Olympic golf venue in Rio de Janeiro, Brazil
Golf has only been played at the Olympics on two occasions: 1900 in Paris, France and the 1904 Summer Olympics in St. Louis, Missouri.
After an absence of 106 years, golf will once again be an Olympic sport this summer at the 2016 Olympics in Brazil.
Who is the defending champion? Well its Canada of course.
The individual gold medal at the 1904 Olympics was won by George Seymour Lyon of Canada.
Lyon, (July 17,1858 – May 11th 1938) was born in Richmond Ontario. Lyon, a cricket batsman did not take up golf until 1896, at the age of 38. Eight years later he won Olympic Gold.
Just in case you might think his Olympic Gold win was a fluke, Lyon won the Canadian Amateur Championship eight times between 1898 and 1914. He also won the Canadian Senior Golf Championship a total of 10 times between 1918 and 1930.
In 1908 Lyon went to London England to defend his Olympic Gold title but golf was removed from the Olympics because of a dispute between English and Scottish representatives over the format of play (Lyon won the title in St. Louis at match play).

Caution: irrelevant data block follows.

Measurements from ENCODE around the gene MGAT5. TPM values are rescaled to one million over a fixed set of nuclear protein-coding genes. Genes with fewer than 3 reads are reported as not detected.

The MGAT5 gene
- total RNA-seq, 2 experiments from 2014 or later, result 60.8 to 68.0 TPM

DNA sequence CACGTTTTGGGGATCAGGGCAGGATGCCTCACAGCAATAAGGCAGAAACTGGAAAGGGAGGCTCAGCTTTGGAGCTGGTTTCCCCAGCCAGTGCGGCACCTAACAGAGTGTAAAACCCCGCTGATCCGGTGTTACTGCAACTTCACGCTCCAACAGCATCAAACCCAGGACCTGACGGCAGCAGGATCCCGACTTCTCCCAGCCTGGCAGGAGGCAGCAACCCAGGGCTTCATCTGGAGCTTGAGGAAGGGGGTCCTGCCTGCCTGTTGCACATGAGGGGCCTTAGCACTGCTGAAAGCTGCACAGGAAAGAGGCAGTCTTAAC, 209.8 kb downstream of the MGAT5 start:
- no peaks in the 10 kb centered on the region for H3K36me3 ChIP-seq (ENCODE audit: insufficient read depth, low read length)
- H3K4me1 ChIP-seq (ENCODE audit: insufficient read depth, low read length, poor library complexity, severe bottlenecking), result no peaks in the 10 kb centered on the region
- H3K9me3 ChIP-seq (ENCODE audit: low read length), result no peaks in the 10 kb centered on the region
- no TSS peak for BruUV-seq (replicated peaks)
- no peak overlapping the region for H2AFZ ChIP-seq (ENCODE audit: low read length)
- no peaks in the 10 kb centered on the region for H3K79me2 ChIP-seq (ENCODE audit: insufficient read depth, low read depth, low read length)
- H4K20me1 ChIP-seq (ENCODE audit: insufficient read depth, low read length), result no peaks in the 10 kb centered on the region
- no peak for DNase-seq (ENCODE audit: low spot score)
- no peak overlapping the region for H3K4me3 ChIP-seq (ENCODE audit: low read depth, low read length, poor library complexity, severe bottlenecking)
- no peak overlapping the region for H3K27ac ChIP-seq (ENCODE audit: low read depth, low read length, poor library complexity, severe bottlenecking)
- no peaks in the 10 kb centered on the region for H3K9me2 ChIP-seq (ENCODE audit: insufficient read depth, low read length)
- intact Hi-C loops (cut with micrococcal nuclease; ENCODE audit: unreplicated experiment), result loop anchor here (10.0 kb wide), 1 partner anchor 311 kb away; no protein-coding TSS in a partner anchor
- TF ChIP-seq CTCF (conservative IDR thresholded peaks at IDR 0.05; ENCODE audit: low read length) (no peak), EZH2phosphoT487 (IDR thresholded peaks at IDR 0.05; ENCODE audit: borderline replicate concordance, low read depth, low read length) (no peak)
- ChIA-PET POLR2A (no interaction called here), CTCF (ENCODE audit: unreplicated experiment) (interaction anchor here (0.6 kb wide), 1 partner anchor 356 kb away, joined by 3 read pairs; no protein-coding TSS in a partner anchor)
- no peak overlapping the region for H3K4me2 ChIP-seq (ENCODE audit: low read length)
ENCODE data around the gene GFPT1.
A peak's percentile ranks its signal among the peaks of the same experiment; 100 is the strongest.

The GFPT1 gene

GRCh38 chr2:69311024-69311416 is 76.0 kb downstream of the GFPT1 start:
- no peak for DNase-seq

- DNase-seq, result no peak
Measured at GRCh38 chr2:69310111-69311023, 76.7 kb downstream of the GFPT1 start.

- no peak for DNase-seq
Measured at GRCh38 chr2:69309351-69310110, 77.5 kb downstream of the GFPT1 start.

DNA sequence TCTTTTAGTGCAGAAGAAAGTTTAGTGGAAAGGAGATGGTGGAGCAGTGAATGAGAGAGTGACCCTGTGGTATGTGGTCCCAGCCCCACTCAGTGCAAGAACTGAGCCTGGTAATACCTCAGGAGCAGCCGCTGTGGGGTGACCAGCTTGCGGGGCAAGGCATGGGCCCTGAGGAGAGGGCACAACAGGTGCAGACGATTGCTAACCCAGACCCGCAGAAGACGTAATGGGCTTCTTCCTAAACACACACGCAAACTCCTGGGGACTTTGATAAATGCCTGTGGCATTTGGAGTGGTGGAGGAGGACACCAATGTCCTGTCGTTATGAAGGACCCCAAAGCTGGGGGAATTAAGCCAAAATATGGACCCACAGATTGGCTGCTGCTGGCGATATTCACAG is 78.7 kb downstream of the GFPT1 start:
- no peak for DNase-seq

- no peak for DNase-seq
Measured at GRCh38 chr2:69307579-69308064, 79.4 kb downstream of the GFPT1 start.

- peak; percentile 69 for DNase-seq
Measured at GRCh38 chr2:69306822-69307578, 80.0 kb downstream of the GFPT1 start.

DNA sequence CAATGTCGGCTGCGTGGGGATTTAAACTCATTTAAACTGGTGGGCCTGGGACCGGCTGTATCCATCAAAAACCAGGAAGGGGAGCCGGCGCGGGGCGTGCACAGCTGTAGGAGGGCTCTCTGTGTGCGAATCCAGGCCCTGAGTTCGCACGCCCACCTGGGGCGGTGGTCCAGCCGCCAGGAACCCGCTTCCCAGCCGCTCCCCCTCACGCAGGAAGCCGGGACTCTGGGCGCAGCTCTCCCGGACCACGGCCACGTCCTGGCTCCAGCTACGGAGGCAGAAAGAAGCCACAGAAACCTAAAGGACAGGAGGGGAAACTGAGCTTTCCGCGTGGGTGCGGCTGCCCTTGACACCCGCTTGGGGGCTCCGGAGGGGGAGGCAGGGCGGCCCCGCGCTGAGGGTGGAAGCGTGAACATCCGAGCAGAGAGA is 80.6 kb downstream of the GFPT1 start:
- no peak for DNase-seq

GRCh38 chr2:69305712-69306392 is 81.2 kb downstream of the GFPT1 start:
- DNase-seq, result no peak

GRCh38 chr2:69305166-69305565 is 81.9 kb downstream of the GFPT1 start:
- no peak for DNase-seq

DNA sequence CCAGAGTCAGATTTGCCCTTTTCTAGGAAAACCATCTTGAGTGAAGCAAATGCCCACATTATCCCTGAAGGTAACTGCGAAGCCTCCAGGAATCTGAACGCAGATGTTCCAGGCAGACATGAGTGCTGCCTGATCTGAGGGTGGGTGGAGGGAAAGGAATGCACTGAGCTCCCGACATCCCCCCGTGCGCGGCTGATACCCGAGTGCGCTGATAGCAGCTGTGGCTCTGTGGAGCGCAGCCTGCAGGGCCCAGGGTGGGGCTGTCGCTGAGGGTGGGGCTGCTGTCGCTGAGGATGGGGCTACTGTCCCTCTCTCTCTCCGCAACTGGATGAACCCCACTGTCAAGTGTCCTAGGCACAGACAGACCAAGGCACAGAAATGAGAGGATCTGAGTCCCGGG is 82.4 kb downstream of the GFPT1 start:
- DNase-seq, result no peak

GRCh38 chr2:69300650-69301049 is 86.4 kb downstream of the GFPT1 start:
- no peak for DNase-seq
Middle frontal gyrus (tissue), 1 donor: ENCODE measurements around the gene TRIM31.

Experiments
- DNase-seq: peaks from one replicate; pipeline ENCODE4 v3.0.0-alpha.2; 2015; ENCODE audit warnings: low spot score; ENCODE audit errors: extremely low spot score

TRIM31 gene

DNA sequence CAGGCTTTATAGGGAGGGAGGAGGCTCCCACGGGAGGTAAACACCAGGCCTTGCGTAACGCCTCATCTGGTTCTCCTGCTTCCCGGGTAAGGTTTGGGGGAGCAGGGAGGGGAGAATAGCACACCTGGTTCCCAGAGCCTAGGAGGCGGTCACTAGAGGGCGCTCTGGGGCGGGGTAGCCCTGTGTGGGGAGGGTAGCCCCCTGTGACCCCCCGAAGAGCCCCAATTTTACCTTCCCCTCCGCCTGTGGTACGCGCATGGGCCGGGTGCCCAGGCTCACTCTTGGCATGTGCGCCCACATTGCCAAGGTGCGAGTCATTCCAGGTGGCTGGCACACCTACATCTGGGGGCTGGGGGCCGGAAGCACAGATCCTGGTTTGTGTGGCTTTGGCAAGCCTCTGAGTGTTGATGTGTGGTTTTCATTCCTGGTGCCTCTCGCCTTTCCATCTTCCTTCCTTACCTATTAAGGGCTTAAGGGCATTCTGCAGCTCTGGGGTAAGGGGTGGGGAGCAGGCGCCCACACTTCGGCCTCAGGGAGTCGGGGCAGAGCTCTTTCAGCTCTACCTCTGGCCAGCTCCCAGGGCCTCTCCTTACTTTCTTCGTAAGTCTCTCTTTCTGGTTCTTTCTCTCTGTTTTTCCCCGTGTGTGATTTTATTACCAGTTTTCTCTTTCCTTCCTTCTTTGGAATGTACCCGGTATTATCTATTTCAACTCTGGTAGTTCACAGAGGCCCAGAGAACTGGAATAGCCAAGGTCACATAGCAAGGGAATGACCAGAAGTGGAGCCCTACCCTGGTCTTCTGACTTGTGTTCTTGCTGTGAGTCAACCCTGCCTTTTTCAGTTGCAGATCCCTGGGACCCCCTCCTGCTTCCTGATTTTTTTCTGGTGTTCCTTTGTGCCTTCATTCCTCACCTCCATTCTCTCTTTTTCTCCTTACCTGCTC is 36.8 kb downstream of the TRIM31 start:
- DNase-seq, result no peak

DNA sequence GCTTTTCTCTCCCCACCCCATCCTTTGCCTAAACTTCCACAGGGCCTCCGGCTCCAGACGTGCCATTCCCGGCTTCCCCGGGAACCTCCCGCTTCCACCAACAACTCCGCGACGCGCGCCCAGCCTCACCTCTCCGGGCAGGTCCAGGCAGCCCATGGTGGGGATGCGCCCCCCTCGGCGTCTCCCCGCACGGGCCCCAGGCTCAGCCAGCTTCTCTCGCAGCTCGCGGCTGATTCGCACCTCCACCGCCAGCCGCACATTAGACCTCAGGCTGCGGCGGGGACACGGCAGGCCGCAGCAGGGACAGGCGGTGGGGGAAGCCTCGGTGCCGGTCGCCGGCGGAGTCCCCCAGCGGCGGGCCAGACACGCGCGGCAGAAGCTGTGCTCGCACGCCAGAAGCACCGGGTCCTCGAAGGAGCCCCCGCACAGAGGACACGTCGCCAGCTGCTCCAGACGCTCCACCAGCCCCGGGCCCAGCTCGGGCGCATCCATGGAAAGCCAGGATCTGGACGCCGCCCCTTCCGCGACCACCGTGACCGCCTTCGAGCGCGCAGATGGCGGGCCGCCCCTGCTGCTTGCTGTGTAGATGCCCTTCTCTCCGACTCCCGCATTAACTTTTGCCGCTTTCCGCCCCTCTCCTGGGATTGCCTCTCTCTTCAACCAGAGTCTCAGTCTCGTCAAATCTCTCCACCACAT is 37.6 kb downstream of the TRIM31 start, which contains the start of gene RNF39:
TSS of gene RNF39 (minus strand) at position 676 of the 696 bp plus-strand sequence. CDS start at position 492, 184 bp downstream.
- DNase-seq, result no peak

Lyon was posthumously inducted into the Canadian Sports Hall of Fame (1955) and the Canadian Golf Hall of Fame(1971.
Who will defend the title for Canada
The field for the Olympics is restricted to 60 players in both the men’s and ladies divisions.
Eligibility will be determined by the World Golf Rankings. The top 15 players on the world rankings are eligible to play, the only restriction being that no country can have more than four players.
Apart from the top 15 players in the Wold Rankings, each country that does not already have two or more players in the top 15 can send two eligible players.
In the case of Canada those two players based on the rankings as they stand today would be Dave Hearn (ranking 38th) and Graham DeLaet (41).
Based on the current standings on the women’s side, Canada will be represented by Brook Henderson (9) and Alena Sharp (38).